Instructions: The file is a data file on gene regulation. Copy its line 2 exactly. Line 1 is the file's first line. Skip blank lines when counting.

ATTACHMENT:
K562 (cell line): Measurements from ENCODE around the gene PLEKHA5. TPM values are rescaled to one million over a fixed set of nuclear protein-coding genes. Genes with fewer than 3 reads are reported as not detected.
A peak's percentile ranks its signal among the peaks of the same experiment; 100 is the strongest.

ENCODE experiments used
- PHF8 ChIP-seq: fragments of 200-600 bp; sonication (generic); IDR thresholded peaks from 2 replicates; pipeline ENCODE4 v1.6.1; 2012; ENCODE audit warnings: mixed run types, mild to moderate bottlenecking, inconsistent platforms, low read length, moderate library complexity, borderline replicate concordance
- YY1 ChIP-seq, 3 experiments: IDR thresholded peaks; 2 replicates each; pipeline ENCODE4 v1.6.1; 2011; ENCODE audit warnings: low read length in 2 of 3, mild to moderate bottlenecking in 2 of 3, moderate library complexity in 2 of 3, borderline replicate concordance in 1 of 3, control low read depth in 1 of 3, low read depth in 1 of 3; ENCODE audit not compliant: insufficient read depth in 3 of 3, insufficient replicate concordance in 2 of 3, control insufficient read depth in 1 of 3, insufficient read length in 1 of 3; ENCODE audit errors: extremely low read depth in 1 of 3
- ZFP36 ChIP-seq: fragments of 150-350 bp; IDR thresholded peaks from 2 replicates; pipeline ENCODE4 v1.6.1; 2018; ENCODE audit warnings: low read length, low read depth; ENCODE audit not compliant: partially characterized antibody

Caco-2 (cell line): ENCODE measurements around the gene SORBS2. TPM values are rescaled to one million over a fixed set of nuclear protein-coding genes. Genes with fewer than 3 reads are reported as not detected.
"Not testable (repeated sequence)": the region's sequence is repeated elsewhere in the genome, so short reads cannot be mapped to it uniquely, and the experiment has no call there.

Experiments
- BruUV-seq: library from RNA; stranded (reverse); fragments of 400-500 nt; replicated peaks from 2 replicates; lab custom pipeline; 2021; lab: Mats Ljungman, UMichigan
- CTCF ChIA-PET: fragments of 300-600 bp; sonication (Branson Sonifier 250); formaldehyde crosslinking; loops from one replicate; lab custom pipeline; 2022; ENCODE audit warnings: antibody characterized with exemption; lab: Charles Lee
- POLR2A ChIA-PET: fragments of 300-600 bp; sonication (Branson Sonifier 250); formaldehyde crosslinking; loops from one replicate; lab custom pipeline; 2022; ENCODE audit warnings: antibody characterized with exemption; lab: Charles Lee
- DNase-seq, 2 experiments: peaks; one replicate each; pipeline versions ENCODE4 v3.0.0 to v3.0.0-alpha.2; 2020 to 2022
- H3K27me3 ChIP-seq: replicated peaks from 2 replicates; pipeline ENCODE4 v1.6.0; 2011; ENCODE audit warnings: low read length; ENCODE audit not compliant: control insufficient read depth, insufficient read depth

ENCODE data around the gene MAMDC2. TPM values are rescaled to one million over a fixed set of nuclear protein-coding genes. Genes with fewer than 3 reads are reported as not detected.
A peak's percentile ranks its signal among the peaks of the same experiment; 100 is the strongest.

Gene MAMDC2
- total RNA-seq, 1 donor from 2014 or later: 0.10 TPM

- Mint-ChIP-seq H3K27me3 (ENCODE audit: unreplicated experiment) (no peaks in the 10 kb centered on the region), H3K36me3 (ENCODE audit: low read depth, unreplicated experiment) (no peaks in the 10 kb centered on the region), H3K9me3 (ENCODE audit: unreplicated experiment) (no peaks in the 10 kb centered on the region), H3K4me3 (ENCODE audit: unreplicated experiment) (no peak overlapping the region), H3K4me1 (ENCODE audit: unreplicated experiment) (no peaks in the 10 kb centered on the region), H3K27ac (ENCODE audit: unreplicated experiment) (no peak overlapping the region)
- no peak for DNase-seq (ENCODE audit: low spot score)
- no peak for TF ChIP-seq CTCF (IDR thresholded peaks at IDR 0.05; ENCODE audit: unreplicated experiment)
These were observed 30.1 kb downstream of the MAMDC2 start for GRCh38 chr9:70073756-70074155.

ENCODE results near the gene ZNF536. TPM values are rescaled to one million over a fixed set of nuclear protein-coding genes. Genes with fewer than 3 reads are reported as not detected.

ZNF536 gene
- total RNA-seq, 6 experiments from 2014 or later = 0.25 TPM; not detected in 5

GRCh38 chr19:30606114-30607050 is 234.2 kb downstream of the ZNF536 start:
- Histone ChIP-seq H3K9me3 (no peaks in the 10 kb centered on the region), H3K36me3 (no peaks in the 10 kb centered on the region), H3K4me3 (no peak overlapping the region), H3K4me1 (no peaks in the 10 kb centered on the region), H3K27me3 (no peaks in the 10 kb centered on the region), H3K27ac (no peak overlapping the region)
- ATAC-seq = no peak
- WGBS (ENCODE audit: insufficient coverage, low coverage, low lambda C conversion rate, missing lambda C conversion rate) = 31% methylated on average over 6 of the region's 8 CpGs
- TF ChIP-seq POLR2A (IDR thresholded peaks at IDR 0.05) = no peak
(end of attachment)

A peak's percentile ranks its signal among the peaks of the same experiment; 100 is the strongest.